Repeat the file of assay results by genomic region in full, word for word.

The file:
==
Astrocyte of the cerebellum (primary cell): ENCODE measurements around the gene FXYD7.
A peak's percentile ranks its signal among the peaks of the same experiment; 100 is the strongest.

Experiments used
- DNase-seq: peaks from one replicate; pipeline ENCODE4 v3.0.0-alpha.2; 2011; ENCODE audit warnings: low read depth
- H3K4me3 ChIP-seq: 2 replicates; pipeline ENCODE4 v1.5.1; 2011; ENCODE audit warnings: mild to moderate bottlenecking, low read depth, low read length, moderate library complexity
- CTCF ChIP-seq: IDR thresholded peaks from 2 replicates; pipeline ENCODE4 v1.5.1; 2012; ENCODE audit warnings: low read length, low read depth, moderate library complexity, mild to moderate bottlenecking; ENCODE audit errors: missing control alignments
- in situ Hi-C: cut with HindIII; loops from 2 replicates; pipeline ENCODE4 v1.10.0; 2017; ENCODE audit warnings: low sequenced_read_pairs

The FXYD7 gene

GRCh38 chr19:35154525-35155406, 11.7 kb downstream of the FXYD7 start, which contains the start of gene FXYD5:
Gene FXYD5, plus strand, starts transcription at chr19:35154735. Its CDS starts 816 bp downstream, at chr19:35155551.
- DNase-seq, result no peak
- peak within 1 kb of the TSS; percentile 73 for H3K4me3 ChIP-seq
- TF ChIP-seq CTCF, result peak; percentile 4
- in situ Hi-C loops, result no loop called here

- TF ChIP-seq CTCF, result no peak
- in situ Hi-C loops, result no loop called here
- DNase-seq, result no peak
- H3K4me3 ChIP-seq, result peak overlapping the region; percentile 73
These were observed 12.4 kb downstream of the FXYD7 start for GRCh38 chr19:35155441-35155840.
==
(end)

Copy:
Astrocyte of the cerebellum (primary cell): ENCODE measurements around the gene FXYD7.
A peak's percentile ranks its signal among the peaks of the same experiment; 100 is the strongest.

Experiments used
- DNase-seq: peaks from one replicate; pipeline ENCODE4 v3.0.0-alpha.2; 2011; ENCODE audit warnings: low read depth
- H3K4me3 ChIP-seq: 2 replicates; pipeline ENCODE4 v1.5.1; 2011; ENCODE audit warnings: mild to moderate bottlenecking, low read depth, low read length, moderate library complexity
- CTCF ChIP-seq: IDR thresholded peaks from 2 replicates; pipeline ENCODE4 v1.5.1; 2012; ENCODE audit warnings: low read length, low read depth, moderate library complexity, mild to moderate bottlenecking; ENCODE audit errors: missing control alignments
- in situ Hi-C: cut with HindIII; loops from 2 replicates; pipeline ENCODE4 v1.10.0; 2017; ENCODE audit warnings: low sequenced_read_pairs

The FXYD7 gene

GRCh38 chr19:35154525-35155406, 11.7 kb downstream of the FXYD7 start, which contains the start of gene FXYD5:
Gene FXYD5, plus strand, starts transcription at chr19:35154735. Its CDS starts 816 bp downstream, at chr19:35155551.
- DNase-seq, result no peak
- peak within 1 kb of the TSS; percentile 73 for H3K4me3 ChIP-seq
- TF ChIP-seq CTCF, result peak; percentile 4
- in situ Hi-C loops, result no loop called here

- TF ChIP-seq CTCF, result no peak
- in situ Hi-C loops, result no loop called here
- DNase-seq, result no peak
- H3K4me3 ChIP-seq, result peak overlapping the region; percentile 73
These were observed 12.4 kb downstream of the FXYD7 start for GRCh38 chr19:35155441-35155840.